{
    return _flooded;
}

//Queries the physical state of the drain.
void StormDrain::updateState()
{

    //Get ready to read. 
    int iAllSamples=0;
    
    //Grab the values a number of times.
    for(int i=0; i<OVERSAMPLERATE; i++)
    {
        //Query the Sharp IR Sensor.
        iAllSamples += analogRead(IRPIN);
        //Give it a breather before going again.
        delay(20);
    }
    
    //Now divide down the total of the samples.
    //(This gives a smoother version of the actual reading).
    int reading = iAllSamples/OVERSAMPLERATE;
    
    if(reading > 300) {
       //Drain is up.
       _flooded = true; 
       
    } else {
       //Drain is down.
       _flooded = false;
    }
    
    Serial.println(reading);    
    Serial.println("\n\r");
}

In the method updateState, you'll notice some funky oversampling.  If I asked the sensor for it's current distance reading twice, I'd get two different readings.  One way to get a good smooth reading is ask a bunch of times, then divide down the answer by the number of times we asked (to get the average).  

What I get is a bunch of values between ~40 (40 cm) and ~450 (4cm).  To make life easy at this prototyping stage, I just said anything over 300 is probably worth getting alarmed about.

The code that uses the above class was then written thus:

/*
  SurgeAlarm - Drain Monitoring Application
  (C) 2012, Jason Coulls.
  
  Besides the StormDrain class that ships with this app,
  a library (http://arduino-tweet.appspot.com) is also
  used to provide the Twitter interface.
  
*/

#include "StormDrain.h"
#include <stdio.h>
#include <Ethernet.h>
#include <Twitter.h>

#if defined(ARDUINO) && ARDUINO > 18   // Arduino 0019 or later
#include <SPI.h>
#endif

#if defined(ARDUINO) && ARDUINO < 22   // Arduino 0022 or earlier
#include <EthernetDNS.h>
#endif

//Create an instance of the drain, and give it a name.
StormDrain thisDrain("Storm Sewer");

byte mac[] = { 0xDE, 0xAD, 0xBE, 0xEF, 0xFE, 0xED };
byte ip[] = { 10, 0, 0, 177 };

//Your Key from (http://arduino-tweet.appspot.com) goes here.
Twitter twitter("<YOUR_KEY_HERE>");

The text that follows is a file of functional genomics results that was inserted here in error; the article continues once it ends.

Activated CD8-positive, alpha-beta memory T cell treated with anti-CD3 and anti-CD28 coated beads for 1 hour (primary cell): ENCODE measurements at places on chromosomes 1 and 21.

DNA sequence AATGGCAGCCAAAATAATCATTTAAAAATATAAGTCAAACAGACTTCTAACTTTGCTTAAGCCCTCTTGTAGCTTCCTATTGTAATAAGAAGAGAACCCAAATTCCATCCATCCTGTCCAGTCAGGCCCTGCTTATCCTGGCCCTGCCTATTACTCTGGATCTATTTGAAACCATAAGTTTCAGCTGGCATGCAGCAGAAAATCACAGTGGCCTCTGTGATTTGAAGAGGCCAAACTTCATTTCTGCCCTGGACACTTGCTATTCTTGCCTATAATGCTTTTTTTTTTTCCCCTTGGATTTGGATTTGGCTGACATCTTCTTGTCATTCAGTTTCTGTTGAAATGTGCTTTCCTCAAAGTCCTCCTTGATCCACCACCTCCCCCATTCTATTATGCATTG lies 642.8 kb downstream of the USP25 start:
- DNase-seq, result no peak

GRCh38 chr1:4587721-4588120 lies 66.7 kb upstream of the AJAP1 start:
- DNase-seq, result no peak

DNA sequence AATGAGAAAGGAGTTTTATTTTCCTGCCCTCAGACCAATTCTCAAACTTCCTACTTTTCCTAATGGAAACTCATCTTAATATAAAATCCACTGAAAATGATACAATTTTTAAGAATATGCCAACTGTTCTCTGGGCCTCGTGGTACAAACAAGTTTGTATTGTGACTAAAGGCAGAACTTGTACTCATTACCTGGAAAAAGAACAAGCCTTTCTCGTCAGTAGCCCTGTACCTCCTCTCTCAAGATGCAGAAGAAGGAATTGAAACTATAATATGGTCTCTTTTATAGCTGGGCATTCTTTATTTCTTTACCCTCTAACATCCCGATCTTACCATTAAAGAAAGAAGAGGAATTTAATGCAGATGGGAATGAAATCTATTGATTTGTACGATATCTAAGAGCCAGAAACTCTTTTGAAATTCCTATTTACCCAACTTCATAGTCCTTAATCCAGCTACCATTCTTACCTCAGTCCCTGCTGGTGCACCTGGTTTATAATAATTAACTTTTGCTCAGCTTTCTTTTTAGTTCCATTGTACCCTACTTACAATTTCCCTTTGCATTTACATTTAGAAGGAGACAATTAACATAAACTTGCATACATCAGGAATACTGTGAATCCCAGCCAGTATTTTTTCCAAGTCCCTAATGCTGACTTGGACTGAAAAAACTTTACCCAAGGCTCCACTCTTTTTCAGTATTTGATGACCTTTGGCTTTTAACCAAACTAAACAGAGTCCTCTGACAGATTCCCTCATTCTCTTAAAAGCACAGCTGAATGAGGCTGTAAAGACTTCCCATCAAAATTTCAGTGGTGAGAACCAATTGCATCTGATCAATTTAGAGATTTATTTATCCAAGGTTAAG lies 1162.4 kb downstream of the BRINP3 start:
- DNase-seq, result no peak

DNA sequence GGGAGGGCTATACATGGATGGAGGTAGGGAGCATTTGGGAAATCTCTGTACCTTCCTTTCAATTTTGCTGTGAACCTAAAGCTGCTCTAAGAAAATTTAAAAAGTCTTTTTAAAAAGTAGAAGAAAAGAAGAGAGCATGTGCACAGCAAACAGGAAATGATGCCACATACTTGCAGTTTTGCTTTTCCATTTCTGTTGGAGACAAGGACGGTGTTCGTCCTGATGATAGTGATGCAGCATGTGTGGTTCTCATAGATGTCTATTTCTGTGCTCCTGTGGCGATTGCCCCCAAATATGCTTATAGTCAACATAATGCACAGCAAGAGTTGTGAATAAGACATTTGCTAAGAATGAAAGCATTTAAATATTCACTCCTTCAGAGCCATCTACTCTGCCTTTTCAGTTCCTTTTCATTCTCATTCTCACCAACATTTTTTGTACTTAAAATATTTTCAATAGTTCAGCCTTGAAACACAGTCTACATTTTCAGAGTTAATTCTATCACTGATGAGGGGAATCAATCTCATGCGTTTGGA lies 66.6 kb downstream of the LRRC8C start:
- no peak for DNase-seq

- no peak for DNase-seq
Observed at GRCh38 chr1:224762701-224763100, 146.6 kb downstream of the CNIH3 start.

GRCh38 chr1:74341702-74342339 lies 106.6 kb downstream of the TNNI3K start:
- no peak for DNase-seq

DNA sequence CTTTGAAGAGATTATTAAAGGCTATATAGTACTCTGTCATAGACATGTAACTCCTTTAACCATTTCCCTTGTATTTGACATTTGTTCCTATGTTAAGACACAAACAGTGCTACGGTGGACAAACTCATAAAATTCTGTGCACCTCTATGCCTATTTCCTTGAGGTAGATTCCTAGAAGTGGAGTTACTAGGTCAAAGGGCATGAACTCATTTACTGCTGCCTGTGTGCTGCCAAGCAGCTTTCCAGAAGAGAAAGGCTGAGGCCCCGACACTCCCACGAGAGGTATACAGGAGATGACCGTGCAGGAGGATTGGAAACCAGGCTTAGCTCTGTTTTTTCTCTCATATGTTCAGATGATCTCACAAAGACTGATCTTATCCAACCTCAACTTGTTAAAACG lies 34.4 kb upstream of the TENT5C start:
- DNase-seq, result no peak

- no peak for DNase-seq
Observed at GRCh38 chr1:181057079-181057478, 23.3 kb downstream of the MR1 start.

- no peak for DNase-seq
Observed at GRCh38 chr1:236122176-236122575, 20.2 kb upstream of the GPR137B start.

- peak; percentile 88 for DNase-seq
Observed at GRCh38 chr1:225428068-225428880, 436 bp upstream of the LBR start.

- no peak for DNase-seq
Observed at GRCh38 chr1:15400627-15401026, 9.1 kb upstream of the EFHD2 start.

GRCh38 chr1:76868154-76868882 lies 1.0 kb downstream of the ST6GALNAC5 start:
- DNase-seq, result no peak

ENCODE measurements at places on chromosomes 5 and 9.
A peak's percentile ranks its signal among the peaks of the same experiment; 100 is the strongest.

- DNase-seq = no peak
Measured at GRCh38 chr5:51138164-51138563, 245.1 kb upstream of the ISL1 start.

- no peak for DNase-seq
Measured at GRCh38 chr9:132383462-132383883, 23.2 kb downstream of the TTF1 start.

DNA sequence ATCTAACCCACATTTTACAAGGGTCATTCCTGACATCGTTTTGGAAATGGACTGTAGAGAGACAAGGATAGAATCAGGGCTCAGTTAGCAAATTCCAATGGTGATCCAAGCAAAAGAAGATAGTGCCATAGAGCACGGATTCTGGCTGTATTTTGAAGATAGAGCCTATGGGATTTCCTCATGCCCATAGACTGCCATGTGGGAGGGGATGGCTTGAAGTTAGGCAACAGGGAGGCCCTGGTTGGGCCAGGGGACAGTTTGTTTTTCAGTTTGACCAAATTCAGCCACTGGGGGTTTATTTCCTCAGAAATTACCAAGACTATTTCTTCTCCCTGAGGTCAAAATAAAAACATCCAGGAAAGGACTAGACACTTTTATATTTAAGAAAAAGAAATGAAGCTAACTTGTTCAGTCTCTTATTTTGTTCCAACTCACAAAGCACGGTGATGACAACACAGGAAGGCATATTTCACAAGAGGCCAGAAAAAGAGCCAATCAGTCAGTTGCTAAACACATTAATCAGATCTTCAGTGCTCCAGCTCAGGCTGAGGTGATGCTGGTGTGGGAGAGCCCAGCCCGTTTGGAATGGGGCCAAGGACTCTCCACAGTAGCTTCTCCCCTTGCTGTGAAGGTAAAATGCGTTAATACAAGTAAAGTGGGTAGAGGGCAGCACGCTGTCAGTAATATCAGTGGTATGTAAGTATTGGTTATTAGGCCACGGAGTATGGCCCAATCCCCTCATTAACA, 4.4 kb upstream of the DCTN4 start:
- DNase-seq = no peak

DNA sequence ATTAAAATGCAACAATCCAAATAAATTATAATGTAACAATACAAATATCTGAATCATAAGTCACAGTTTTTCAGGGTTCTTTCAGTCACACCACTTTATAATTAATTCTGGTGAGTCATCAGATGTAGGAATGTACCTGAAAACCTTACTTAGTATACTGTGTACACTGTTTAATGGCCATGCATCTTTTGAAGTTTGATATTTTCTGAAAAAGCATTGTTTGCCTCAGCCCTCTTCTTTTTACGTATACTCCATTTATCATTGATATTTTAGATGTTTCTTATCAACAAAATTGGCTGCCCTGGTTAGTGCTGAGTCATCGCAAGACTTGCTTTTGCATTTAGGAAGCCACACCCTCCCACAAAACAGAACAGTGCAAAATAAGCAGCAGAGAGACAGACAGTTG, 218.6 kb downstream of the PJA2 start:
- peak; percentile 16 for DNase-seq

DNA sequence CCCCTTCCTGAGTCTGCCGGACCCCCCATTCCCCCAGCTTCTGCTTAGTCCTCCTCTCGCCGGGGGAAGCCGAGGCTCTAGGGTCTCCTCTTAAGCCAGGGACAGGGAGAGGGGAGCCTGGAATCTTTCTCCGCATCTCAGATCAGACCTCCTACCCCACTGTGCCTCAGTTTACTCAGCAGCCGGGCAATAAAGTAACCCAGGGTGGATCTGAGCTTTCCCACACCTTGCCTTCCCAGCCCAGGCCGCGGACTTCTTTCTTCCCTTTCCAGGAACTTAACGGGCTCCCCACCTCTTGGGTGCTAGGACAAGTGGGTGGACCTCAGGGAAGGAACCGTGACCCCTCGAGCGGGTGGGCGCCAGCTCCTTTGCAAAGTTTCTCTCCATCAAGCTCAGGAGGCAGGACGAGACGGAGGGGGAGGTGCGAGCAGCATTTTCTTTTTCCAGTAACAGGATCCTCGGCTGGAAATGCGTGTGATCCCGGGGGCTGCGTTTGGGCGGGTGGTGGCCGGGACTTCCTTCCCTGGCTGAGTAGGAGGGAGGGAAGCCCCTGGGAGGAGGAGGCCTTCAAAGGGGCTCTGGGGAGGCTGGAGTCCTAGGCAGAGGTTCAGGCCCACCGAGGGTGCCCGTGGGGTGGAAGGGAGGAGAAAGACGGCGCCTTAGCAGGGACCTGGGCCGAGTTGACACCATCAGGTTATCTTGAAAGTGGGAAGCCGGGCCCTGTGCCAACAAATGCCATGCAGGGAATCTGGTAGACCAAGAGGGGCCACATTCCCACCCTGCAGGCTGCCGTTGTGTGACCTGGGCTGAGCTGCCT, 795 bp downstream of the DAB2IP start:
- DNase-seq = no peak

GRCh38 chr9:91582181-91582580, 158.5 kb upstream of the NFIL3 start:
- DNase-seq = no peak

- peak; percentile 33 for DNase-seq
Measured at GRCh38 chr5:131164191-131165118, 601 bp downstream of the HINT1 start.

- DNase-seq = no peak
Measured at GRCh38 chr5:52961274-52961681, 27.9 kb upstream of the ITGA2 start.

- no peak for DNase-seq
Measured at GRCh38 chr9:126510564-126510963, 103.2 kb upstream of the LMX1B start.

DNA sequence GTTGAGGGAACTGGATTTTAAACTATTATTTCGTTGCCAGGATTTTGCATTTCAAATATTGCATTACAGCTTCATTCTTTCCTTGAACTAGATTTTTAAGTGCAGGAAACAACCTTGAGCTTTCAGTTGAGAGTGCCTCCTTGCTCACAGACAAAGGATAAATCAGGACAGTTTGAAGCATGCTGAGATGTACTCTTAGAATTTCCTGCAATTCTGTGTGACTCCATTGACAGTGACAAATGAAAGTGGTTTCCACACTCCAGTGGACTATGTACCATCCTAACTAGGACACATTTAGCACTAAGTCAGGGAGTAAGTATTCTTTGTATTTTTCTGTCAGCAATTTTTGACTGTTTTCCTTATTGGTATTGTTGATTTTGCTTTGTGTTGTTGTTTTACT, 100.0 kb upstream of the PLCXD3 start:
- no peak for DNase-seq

char closedMessage[] = "@coulls - Storm surge detected. BFP Closed";
char openMessage[] = "@coulls - Storm surge receeded. BFP Open";

void setup()
{
    //Open the ethernet.
    Ethernet.begin(mac, ip);

    Serial.begin(9600);
}

void loop()
{
     

    //Ask the drain to take a look at itself.
    thisDrain.updateState();

    //Print the state.
    if(thisDrain.isFlooded()){
        if (twitter.post(closedMessage)) {
            int status = twitter.wait();
            if (status == 200) {
                Serial.println("OK.");
            } else {
                Serial.print("failed : code ");
                Serial.println(status);
            }
        } else {
            Serial.println("connection failed.");
        }
    } else {
        if (twitter.post(openMessage)) {
            int status = twitter.wait();
            if (status == 200) {
                Serial.println("OK.");
            } else {
                Serial.print("failed : code ");
                Serial.println(status);
            }
        } else {
            Serial.println("connection failed.");
        }
    }

    //Stop for 5 seconds before checking again.
    delay(5000);

}


As you can see here, the idea is to check the drain, and if it's up, then tweet it to me.  This has two fatal flaws.

1.  I'd get flooded in tweets.  This code needs to be added to, so it does things only when the state changes.
2.  I've still no idea if the Sharp sensor can see "through" the top of the Mainline Fullport Backflow preventer to the flap, or whether it will only measure to the top of the valve case.  

So, as you can see, the idea is coming along.  I ran out of time to do more on this today as dealing with family, but I have to amend the code further to suit the application.  It's not really difficult at all - just time consuming.

For the first run at prototyping, I will run an Ethernet cable through a shield and connect that directly into my Bell modem.  A big unknown question is whether to implement a ZigBee wireless transmitter.  I don't have one kicking around, but it might be fun (if a little over budget) to implement.

I will update this story in a consequent post, when I get time to throw the hardware down the hole and try IR sensing through the back-flow preventer itself.

Stay tuned.